Wednesday, 9 November 2011


“Weather is a literary specialty, and no untrained hand can turn out a good article on it” - Mark Twain

Today we experienced one of those abrupt weather changes that is very characteristic of Melbourne. The day was quite changeable to begin with and there were some showers in the morning, however, by lunchtime the weather had settled into a hot and steamy, almost subtropical day. I was at a workshop all day today and as I finished in the early afternoon I went for a walk around the campus of the hosting University, which was quite pleasant, humidity notwithstanding. By the time I got home in the evening, large cloud masses had started to move in from the West and at about 7:30 pm the thunderstorm broke.

What we experienced in the inner suburb where we live was only one of a series of wild storms that swept across Victoria, damaging homes, toppling trees and causing flash flooding in many parts of the metropolitan area. These storms passed through the state and in several hours there were big downpours near Port Fairy, Wodonga and Ballarat. Central Melbourne was largely spared, though flash flooding and damage to homes was reported in Eastern and South-eastern suburbs. The intensity of the downpour over Werribee led to the storm being classified as “dangerous”.

The State Emergency Service received more than 1000 calls for help and they were preparing for more calls for assistance as the rain continues overnight, although not be as severe. In North-eastern Victoria the storm apparently formed a “mini cyclone” when it passed through. There were 150 reports of fallen trees, including in Castlemaine, Woodend and Maryborough. The Frankston area was hardest hit with 215 calls for help made in the area and 30mm of rain falling in Frankston in 30 minutes. The bureau also had reports of a waterspout off Black Rock.

East Bentleigh had 23mm of rain in just six minutes, with large hail, and Oakleigh South received 14mm in 10 minutes. Golf ball-sized hail hit south of Ballarat in the afternoon, and 100km/h plus winds hit Port Fairy and Cape Otway. The roof of a house near Wodonga was torn off and another 12 were damaged. No doubt the total damage bill across our state will add up to many millions of dollars by the time the effects of the storm are all tallied up.

One is tempted to invoke climate change as an explanation of extreme weather phenomena like this and the environmentalist forum will no doubt make much of this latest occurrence to highlight the opportune and appropriate passing of legislation relating to the Carbon Tax. In fact the champion of our Carbon Tax legislation, PM Julia Gillard, has been quoted as saying that “…from today Australia would address the problems of climate change including ‘extreme weather'’ such as big floods and storms.”.

However, extreme weather events in Australia and more specifically in Melbourne, are not something new. If one takes the trouble to examine meteorological records and historical data, one will see that there have been quite severe manifestations of extreme weather since records began in the 19th century. Our planet has a very active atmosphere and a cyclical weather pattern that will often cause spectacular weather with disastrous consequences in many parts of the earth over the centuries. More extreme, worldwide shifts in planet weather occurring over a period of millennia give us periodic ice ages that alternate with warmer eras.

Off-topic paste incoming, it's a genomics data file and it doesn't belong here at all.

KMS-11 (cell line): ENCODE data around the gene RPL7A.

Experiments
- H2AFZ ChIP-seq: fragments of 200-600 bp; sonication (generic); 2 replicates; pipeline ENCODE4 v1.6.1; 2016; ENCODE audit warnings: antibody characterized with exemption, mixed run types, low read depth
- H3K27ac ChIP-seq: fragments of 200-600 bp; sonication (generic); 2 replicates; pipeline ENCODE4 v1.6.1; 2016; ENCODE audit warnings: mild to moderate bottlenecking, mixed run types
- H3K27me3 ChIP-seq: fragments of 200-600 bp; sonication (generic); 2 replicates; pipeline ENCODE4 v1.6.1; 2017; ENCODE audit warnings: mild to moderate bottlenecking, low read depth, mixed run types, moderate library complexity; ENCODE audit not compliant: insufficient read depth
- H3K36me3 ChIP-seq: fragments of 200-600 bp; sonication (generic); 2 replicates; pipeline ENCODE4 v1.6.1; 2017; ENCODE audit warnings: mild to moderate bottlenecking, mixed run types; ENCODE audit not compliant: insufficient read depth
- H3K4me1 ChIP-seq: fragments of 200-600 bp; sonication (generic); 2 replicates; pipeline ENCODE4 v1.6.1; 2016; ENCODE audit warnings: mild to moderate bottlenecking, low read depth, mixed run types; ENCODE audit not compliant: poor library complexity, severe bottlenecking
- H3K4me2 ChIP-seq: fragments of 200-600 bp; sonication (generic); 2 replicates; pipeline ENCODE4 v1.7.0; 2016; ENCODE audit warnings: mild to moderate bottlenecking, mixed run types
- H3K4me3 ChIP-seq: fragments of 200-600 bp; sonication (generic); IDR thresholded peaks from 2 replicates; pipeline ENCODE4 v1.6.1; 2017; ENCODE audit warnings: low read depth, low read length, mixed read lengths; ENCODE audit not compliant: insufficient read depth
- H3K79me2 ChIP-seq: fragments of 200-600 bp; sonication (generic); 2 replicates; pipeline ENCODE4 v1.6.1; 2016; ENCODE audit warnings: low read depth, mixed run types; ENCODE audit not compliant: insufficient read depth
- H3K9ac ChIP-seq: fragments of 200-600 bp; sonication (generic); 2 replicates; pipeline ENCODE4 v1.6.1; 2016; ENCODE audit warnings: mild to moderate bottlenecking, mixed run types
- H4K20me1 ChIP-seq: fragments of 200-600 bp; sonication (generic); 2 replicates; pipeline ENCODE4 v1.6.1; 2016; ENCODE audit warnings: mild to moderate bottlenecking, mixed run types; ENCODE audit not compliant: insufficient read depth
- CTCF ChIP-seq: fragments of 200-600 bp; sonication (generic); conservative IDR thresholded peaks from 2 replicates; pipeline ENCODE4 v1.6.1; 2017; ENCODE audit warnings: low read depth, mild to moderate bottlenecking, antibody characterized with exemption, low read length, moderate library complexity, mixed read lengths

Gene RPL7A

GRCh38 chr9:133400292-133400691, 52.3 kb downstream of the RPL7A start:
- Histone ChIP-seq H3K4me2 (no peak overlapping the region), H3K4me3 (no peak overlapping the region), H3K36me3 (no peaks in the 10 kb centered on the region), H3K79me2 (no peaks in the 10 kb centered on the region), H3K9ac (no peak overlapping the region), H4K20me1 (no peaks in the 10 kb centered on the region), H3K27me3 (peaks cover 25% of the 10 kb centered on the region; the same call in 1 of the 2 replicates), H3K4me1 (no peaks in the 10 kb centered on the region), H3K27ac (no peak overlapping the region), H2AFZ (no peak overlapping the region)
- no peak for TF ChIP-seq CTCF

How much humans and their activities influence world-wide weather is a moot point and there are many scientific papers that can be quoted that will either support or refute climate change as a result of human activity. Whatever the case may be, it makes sense to respect our environment and ensure that we do not pollute our earth, do not use our natural resources unwisely and live a life that is compatible with sustainability and good utilisation of our expendable natural raw materials and increasingly diminishing forests and wilderness.

Here is a good time-lapse video of the storm in Melbourne made by a friend I follow on Twitter:


  1. Looks like the super cells the US gets in the midwest. They spawn not merely tornadoes but severe windshire and other straight line winds that can cause major damage.

    And of course the golf sized hail you cited.

    These storms have gotten worse in recent years and also have a larger time of occurrence. It is amazing that so many people do not get the climate change that is going on. I think the big mistake was calling it global warming. We need a good spin doctor on this.

    National Geographic did a great special called 6 Degrees.

    Did you take the opening photograph? It is awesome

  2. Wow! That video (and the photo!) is absolutely amazing.
    It's hard to tell what part of climate change is due to human activities and what part is due to the wobbles of our planet.
    I think your advice at the end of the post is both sensible and can have very positive results.

  3. Great pic, as always Nick.